Making a Book into a Video

Crucial Perimeter 1 by Islam Aly

Crucial Perimeter 1 by Islam Aly

With the new school year beginning, we are excited to roll out our Fall 2015 exhibit: The Creative Codex: Books as Art in the Walter Havighurst Special Collections! Curated by Preservation Librarian Ashley Jones and Curator of Special Collections Carly Sentieri, it is a visually enthralling exhibit focusing on the physical book itself as a work of art. However, displaying these materials which focus not on printed content but on the objects themselves raises a unique challenge in how to display artist's books behind glass. To address this challenge, Ashley and I decided to create a three-dimensional image of one of books which could be used as part of the exhibit. The item we chose was Islam Aly's Crucial Perimeter 1, Ashley's favorite book in the exhibit. After a bit of research, we went with Autodesk's 123D Catch as a free option for rendering a 3D object out of a series of photographs.

Ashley Jones preparing the book to be suspended with fishing wire for the photo shoot.

Ashley Jones preparing the book to be suspended with fishing wire for the photo shoot

The first question was how to capture the book at every angle. Given that its spine is designed to bend like a Slinky, we had to make sure it was at the same curve for every shot at every angle. We settled on suspending it from the ceiling to be able to photograph it at every angle without having to adjust it. After creating secure bindings to ensure no excessive strain was being placed on the book, we used fishing line to hang the book.

The book hanging from the ceiling in Preservation, ready to be photographed

The book hanging from the ceiling in Preservation, ready to be photographed

Once suspended, I was able to photograph the book at every angle. In the end, it took 70 photos to create the 3D rendering. Overall, 123D Catch does a pretty impressive job of automatically stitching the individual photos together into a 3D model, but sometimes it needed help. Given the symmetry of the book, sometimes it struggled to understand which side was which. Also, while I thought to scatter some materials on the floor below the book to help identify the angles of the photos, I didn't plan for how to manage the repetitive ceiling patterns, which resulted in the photos from below the book being the most problematic in stitching together.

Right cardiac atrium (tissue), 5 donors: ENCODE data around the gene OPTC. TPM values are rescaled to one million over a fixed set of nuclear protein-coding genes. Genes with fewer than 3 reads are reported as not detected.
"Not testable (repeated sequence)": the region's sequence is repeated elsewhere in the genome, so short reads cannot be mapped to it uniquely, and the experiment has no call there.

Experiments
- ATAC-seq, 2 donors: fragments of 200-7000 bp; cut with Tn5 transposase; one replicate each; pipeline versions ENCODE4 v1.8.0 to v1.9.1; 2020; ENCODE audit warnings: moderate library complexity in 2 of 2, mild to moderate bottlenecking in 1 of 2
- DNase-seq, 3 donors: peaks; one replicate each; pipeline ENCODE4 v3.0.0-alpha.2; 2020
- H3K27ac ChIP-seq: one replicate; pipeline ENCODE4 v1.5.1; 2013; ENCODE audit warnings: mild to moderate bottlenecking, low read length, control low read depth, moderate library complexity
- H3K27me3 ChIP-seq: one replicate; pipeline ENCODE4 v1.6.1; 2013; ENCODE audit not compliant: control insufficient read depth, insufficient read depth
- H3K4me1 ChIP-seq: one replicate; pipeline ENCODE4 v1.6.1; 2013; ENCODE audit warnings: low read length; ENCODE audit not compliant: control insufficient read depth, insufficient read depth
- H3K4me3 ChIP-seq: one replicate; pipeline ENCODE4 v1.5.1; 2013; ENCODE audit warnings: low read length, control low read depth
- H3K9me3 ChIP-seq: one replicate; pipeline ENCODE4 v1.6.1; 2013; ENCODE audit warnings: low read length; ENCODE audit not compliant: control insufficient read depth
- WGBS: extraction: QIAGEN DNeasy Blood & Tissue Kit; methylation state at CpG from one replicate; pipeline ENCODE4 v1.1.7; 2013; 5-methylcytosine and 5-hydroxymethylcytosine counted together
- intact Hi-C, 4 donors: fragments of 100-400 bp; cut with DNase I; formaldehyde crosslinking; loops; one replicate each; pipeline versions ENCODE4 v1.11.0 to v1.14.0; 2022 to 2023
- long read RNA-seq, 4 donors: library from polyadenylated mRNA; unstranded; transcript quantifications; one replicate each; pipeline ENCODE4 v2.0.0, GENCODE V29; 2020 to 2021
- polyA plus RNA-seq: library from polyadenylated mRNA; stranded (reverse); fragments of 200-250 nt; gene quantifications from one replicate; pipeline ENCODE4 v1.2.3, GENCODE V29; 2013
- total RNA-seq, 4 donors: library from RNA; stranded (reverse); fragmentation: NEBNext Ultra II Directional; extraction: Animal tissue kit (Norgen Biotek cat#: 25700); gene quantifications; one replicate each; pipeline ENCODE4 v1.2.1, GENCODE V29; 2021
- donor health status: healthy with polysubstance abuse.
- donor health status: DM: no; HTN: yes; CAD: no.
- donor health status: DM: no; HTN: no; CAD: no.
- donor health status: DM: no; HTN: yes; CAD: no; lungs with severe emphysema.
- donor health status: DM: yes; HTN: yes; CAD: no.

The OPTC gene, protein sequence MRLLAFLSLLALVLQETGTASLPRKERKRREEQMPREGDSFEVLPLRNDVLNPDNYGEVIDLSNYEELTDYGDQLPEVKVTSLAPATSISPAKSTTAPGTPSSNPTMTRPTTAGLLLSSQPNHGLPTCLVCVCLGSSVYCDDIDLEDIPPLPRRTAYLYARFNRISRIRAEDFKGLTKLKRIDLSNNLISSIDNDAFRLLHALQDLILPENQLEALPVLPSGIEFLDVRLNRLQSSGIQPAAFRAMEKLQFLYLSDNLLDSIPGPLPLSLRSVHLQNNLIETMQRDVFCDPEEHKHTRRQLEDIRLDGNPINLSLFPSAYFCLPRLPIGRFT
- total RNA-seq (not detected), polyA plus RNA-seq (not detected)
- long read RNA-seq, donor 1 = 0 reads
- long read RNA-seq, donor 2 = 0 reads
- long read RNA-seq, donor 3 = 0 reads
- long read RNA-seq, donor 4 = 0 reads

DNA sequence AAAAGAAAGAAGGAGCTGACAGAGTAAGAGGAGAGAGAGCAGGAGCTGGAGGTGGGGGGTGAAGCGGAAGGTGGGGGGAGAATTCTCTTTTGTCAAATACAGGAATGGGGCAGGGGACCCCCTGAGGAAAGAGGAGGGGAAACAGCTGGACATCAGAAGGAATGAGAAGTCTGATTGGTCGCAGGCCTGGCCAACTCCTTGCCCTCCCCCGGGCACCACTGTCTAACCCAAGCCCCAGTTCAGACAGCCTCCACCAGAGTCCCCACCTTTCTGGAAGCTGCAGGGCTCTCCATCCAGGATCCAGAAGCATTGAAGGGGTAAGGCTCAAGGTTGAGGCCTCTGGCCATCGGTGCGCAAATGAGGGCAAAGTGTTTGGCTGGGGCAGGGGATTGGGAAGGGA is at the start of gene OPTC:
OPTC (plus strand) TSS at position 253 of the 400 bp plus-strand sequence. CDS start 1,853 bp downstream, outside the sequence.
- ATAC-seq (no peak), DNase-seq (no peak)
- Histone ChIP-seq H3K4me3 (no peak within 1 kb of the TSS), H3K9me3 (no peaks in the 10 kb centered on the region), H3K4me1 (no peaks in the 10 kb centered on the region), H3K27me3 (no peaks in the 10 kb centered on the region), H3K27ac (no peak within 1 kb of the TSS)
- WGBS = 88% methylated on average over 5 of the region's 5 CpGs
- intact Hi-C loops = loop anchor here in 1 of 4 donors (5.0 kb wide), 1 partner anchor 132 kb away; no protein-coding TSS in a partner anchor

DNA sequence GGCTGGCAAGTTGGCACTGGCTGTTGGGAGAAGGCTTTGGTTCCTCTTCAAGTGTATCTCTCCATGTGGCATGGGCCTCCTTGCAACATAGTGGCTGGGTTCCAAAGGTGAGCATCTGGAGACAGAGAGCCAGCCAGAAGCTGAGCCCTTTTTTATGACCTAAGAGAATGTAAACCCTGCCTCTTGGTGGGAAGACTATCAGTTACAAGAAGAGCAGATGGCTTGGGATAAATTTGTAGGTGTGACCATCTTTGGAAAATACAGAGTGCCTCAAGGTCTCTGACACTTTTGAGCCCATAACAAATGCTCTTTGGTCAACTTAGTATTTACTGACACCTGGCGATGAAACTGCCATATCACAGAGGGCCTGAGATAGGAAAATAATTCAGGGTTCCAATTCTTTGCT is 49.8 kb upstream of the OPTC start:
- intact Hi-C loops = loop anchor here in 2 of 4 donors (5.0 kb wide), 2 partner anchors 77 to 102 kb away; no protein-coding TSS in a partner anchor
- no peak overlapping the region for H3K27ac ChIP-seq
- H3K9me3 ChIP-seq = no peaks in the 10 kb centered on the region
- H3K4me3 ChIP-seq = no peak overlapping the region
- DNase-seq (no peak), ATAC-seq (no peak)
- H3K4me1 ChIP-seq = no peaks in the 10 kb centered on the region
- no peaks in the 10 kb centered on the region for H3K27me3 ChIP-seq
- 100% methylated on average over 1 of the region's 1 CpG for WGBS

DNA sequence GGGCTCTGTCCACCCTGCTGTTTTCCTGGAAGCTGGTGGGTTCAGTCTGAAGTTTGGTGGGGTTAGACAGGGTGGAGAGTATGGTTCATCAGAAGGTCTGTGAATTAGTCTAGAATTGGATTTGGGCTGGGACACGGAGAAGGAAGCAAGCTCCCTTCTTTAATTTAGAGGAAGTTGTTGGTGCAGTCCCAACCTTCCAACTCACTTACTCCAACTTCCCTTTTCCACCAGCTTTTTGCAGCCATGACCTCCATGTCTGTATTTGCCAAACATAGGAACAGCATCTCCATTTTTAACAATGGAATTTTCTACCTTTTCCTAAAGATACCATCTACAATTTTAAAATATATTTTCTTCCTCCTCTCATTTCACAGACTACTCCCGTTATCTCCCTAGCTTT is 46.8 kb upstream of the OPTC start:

Manual stitching in 123D Catch

Manual stiching in 123D Catch

But when all was said and done, we were able to create a nice little 3D digital version of the artist's book. 123D Catch was able to then turn this into a YouTube video which we now have running on a screen as part of the exhibit and which you watch in King 321 or on YouTube The edges are a little rough, which I would have liked to be able to clean up more but Autodesk's 3D object editor Meshmixer was unable to process the object and in the end we had to accept the version 123D Catch rendered. But we're still pretty happy with the job it does showing the viewer how Aly created such a fascinating object. The Creative Codex is on display in King 321 until December 11, 2015. A reception will be held Thursday, October 22, from 4-6 PM in King 320. A tour of the exhibit will be included, as well as a guest lecture by Diane Stemper, a local artist whose works are featured in the exhibit.

Marcus Ladd

Special Collections Digital Librarian